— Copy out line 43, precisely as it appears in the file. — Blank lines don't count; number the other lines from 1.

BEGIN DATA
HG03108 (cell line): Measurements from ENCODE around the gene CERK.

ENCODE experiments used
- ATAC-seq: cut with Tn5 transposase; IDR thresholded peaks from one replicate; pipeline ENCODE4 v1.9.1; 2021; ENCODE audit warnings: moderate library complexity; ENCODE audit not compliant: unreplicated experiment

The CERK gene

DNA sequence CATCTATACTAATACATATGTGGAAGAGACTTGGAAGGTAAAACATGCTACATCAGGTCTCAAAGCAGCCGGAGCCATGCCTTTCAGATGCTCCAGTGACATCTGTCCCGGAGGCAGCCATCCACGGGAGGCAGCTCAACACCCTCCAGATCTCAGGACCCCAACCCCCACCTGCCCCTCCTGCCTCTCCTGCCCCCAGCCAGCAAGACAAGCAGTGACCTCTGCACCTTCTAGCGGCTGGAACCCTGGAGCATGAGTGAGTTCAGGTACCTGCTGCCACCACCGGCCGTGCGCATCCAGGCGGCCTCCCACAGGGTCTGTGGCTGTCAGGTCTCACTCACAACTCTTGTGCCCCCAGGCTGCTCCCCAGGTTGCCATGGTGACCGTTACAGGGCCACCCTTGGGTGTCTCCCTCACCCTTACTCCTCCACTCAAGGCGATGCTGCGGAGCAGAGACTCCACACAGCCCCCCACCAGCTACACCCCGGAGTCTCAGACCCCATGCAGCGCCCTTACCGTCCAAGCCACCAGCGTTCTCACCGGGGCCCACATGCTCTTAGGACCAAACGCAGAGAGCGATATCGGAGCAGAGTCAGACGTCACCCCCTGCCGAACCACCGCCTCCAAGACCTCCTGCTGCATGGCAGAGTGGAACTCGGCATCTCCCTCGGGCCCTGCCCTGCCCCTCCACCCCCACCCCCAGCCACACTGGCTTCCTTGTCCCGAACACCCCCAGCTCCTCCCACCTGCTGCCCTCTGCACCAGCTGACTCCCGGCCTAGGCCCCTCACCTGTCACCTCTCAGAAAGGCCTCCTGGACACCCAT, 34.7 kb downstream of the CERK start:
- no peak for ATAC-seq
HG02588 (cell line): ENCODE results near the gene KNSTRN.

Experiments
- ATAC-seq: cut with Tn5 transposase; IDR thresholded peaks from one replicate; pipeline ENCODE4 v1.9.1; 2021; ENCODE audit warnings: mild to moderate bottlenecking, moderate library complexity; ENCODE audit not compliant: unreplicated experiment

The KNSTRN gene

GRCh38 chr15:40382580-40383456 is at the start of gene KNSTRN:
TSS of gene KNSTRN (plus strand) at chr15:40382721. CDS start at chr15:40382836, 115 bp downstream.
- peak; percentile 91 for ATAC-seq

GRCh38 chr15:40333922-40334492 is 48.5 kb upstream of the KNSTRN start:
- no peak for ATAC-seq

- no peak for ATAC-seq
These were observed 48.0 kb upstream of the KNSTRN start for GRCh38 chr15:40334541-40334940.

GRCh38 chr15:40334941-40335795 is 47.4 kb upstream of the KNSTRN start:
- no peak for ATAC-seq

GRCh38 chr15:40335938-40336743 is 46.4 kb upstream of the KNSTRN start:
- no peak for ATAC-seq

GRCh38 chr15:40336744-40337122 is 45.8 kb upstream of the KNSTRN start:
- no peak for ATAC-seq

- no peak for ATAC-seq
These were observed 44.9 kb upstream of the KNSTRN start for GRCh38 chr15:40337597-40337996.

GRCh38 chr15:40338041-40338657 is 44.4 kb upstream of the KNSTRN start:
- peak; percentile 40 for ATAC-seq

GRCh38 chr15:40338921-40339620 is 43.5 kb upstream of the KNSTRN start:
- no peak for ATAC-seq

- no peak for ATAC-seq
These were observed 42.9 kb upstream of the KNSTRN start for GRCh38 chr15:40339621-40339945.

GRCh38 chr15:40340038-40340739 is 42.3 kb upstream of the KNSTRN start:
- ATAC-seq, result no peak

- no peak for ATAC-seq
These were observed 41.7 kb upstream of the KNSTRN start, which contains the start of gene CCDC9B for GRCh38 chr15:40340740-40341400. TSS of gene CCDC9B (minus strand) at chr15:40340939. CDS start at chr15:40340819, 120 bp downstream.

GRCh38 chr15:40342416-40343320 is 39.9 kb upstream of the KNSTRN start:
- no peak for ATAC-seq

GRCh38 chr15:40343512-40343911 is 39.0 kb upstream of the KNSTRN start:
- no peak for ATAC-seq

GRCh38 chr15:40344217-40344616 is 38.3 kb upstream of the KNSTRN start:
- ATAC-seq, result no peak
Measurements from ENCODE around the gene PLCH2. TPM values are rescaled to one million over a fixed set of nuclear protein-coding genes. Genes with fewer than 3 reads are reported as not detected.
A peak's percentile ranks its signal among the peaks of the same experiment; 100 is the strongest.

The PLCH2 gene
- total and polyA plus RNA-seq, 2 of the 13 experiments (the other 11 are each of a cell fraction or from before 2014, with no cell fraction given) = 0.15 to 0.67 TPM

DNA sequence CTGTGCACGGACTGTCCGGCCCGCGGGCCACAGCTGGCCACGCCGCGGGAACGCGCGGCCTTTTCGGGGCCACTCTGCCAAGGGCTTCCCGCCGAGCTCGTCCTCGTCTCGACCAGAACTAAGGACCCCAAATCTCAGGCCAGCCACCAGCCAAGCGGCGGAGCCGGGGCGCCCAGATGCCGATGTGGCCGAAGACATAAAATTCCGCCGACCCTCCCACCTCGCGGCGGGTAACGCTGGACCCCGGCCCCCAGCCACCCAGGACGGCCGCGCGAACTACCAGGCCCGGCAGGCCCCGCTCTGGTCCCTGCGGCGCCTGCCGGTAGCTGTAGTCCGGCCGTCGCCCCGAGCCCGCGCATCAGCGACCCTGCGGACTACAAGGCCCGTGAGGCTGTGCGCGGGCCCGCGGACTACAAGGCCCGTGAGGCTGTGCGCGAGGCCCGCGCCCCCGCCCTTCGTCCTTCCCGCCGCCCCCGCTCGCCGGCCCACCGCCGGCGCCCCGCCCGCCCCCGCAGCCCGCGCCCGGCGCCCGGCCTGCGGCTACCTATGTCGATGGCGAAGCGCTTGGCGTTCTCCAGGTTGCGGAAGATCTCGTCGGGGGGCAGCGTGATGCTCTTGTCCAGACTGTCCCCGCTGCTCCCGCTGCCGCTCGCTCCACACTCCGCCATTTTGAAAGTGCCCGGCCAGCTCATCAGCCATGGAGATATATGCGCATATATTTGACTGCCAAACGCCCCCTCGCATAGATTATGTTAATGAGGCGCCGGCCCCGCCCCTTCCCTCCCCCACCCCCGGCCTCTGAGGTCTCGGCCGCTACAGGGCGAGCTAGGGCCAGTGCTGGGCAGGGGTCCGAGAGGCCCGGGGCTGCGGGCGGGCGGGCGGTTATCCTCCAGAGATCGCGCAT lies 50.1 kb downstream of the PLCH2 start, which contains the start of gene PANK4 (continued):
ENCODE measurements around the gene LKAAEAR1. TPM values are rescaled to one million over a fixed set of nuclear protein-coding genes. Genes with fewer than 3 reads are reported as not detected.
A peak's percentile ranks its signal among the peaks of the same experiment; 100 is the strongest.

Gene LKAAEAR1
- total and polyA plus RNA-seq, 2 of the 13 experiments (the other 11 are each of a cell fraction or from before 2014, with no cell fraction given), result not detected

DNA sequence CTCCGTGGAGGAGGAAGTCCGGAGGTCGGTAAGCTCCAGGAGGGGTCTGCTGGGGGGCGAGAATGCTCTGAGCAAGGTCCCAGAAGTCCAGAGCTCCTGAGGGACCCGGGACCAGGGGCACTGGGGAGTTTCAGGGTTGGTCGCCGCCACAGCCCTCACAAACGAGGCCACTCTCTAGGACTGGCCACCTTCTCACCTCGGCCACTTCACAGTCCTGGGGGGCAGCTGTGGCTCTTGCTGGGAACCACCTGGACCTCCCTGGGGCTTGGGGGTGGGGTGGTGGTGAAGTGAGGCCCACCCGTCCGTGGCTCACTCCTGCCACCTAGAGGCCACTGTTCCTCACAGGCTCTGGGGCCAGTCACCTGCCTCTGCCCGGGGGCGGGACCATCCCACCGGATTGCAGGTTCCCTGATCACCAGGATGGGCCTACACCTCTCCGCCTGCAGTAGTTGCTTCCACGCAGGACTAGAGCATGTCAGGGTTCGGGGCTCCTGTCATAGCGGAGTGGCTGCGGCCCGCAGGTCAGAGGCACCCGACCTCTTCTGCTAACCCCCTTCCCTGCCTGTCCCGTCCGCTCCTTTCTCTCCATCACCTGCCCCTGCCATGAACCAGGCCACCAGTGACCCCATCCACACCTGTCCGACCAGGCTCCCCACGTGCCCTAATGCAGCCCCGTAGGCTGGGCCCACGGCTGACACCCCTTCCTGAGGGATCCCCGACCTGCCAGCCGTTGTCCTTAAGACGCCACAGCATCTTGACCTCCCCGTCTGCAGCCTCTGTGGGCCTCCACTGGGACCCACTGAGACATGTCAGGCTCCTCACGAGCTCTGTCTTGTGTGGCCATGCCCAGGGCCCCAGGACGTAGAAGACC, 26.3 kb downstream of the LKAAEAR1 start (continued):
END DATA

A peak's percentile ranks its signal among the peaks of the same experiment; 100 is the strongest.